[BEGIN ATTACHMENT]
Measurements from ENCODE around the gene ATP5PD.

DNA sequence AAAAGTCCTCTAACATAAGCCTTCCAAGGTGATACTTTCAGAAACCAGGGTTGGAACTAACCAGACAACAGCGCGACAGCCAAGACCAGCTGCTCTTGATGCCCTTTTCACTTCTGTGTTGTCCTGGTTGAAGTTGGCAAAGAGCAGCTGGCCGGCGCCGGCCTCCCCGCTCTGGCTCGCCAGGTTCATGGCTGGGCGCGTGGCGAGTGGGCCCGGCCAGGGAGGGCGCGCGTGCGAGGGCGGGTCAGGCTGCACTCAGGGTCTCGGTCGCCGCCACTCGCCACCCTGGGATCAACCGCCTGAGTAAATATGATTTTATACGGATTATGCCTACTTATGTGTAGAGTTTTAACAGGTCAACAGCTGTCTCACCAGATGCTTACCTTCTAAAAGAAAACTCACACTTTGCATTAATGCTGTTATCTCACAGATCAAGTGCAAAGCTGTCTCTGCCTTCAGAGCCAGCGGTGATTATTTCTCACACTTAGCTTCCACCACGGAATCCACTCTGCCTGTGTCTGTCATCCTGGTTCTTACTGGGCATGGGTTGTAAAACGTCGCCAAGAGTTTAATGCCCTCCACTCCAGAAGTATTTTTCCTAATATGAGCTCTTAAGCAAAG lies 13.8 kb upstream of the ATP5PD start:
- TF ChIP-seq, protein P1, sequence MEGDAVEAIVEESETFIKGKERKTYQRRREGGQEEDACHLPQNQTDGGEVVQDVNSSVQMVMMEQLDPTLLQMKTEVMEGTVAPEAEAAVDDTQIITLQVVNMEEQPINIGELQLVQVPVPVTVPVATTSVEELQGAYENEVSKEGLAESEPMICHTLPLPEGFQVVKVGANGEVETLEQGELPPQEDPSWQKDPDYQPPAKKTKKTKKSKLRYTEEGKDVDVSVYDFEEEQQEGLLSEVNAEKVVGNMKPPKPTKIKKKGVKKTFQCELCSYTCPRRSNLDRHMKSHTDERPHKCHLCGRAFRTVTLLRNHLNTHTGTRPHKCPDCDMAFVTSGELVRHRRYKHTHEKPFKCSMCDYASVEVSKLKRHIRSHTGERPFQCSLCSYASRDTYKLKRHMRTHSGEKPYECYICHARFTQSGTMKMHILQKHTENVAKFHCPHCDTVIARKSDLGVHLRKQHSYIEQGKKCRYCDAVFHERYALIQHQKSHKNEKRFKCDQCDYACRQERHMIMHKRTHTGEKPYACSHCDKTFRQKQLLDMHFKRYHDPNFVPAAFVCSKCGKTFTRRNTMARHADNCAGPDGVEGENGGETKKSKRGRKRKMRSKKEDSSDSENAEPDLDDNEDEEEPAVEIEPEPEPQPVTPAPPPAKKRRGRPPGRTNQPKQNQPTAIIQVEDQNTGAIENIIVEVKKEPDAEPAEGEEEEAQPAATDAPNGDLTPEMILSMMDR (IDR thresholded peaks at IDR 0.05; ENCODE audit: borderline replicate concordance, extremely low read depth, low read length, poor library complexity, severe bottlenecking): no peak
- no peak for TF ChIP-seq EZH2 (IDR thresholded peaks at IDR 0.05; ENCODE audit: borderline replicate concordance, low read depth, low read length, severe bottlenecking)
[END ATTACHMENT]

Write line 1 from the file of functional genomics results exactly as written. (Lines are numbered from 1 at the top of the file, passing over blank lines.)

Measurements from ENCODE around the gene ATP5PD.